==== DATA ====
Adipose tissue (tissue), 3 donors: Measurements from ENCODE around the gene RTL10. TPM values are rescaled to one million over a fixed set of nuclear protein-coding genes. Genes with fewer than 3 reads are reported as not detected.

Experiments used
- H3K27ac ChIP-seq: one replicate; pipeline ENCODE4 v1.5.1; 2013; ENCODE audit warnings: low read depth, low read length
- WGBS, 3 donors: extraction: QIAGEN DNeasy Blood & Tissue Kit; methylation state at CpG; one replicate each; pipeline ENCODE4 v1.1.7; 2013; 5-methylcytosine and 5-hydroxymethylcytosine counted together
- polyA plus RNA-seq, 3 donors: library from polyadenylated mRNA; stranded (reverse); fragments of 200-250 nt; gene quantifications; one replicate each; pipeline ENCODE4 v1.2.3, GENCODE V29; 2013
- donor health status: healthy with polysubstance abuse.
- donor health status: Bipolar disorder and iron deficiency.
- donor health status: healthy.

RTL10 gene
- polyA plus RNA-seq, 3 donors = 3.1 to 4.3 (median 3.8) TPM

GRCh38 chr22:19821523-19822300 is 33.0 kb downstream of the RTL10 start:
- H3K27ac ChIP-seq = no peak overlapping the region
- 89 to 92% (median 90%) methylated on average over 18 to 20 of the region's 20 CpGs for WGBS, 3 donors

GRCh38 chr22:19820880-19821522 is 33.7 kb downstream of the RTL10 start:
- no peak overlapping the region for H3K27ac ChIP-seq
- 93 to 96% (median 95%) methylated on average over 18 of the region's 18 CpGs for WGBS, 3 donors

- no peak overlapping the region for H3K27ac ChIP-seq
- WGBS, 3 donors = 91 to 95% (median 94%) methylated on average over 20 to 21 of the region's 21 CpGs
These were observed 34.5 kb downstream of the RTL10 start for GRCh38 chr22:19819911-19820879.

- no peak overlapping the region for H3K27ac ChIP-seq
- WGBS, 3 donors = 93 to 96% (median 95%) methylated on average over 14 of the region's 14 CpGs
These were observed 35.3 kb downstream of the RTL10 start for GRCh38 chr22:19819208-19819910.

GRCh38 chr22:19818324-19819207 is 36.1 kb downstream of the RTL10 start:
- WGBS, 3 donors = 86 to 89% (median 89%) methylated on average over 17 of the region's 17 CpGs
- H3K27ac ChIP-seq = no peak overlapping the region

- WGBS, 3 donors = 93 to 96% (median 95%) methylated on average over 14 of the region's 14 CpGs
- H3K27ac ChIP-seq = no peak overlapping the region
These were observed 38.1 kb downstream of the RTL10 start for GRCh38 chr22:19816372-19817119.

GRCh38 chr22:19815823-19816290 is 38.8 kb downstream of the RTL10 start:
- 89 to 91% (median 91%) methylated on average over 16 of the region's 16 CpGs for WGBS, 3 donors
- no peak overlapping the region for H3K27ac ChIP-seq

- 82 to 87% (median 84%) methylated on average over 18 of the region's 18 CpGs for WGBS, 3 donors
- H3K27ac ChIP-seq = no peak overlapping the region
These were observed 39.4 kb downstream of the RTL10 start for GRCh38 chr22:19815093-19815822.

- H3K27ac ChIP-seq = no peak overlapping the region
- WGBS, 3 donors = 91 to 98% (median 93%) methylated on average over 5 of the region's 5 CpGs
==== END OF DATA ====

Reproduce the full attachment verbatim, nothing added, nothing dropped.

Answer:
Adipose tissue (tissue), 3 donors: Measurements from ENCODE around the gene RTL10. TPM values are rescaled to one million over a fixed set of nuclear protein-coding genes. Genes with fewer than 3 reads are reported as not detected.

Experiments used
- H3K27ac ChIP-seq: one replicate; pipeline ENCODE4 v1.5.1; 2013; ENCODE audit warnings: low read depth, low read length
- WGBS, 3 donors: extraction: QIAGEN DNeasy Blood & Tissue Kit; methylation state at CpG; one replicate each; pipeline ENCODE4 v1.1.7; 2013; 5-methylcytosine and 5-hydroxymethylcytosine counted together
- polyA plus RNA-seq, 3 donors: library from polyadenylated mRNA; stranded (reverse); fragments of 200-250 nt; gene quantifications; one replicate each; pipeline ENCODE4 v1.2.3, GENCODE V29; 2013
- donor health status: healthy with polysubstance abuse.
- donor health status: Bipolar disorder and iron deficiency.
- donor health status: healthy.

RTL10 gene
- polyA plus RNA-seq, 3 donors = 3.1 to 4.3 (median 3.8) TPM

GRCh38 chr22:19821523-19822300 is 33.0 kb downstream of the RTL10 start:
- H3K27ac ChIP-seq = no peak overlapping the region
- 89 to 92% (median 90%) methylated on average over 18 to 20 of the region's 20 CpGs for WGBS, 3 donors

GRCh38 chr22:19820880-19821522 is 33.7 kb downstream of the RTL10 start:
- no peak overlapping the region for H3K27ac ChIP-seq
- 93 to 96% (median 95%) methylated on average over 18 of the region's 18 CpGs for WGBS, 3 donors

- no peak overlapping the region for H3K27ac ChIP-seq
- WGBS, 3 donors = 91 to 95% (median 94%) methylated on average over 20 to 21 of the region's 21 CpGs
These were observed 34.5 kb downstream of the RTL10 start for GRCh38 chr22:19819911-19820879.

- no peak overlapping the region for H3K27ac ChIP-seq
- WGBS, 3 donors = 93 to 96% (median 95%) methylated on average over 14 of the region's 14 CpGs
These were observed 35.3 kb downstream of the RTL10 start for GRCh38 chr22:19819208-19819910.

GRCh38 chr22:19818324-19819207 is 36.1 kb downstream of the RTL10 start:
- WGBS, 3 donors = 86 to 89% (median 89%) methylated on average over 17 of the region's 17 CpGs
- H3K27ac ChIP-seq = no peak overlapping the region

- WGBS, 3 donors = 93 to 96% (median 95%) methylated on average over 14 of the region's 14 CpGs
- H3K27ac ChIP-seq = no peak overlapping the region
These were observed 38.1 kb downstream of the RTL10 start for GRCh38 chr22:19816372-19817119.

GRCh38 chr22:19815823-19816290 is 38.8 kb downstream of the RTL10 start:
- 89 to 91% (median 91%) methylated on average over 16 of the region's 16 CpGs for WGBS, 3 donors
- no peak overlapping the region for H3K27ac ChIP-seq

- 82 to 87% (median 84%) methylated on average over 18 of the region's 18 CpGs for WGBS, 3 donors
- H3K27ac ChIP-seq = no peak overlapping the region
These were observed 39.4 kb downstream of the RTL10 start for GRCh38 chr22:19815093-19815822.

- H3K27ac ChIP-seq = no peak overlapping the region
- WGBS, 3 donors = 91 to 98% (median 93%) methylated on average over 5 of the region's 5 CpGs